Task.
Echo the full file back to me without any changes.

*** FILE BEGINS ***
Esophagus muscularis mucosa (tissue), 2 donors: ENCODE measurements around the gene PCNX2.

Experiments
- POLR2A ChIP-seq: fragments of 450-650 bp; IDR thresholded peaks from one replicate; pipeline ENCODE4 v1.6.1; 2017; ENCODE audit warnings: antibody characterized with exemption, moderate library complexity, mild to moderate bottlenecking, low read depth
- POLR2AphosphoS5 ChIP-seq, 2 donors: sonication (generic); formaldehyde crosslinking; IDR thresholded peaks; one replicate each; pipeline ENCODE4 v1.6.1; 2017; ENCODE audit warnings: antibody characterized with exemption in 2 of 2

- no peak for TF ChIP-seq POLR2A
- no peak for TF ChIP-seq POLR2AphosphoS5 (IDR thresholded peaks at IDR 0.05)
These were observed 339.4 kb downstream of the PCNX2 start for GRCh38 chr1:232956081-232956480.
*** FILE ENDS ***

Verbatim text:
Esophagus muscularis mucosa (tissue), 2 donors: ENCODE measurements around the gene PCNX2.

Experiments
- POLR2A ChIP-seq: fragments of 450-650 bp; IDR thresholded peaks from one replicate; pipeline ENCODE4 v1.6.1; 2017; ENCODE audit warnings: antibody characterized with exemption, moderate library complexity, mild to moderate bottlenecking, low read depth
- POLR2AphosphoS5 ChIP-seq, 2 donors: sonication (generic); formaldehyde crosslinking; IDR thresholded peaks; one replicate each; pipeline ENCODE4 v1.6.1; 2017; ENCODE audit warnings: antibody characterized with exemption in 2 of 2

- no peak for TF ChIP-seq POLR2A
- no peak for TF ChIP-seq POLR2AphosphoS5 (IDR thresholded peaks at IDR 0.05)
These were observed 339.4 kb downstream of the PCNX2 start for GRCh38 chr1:232956081-232956480.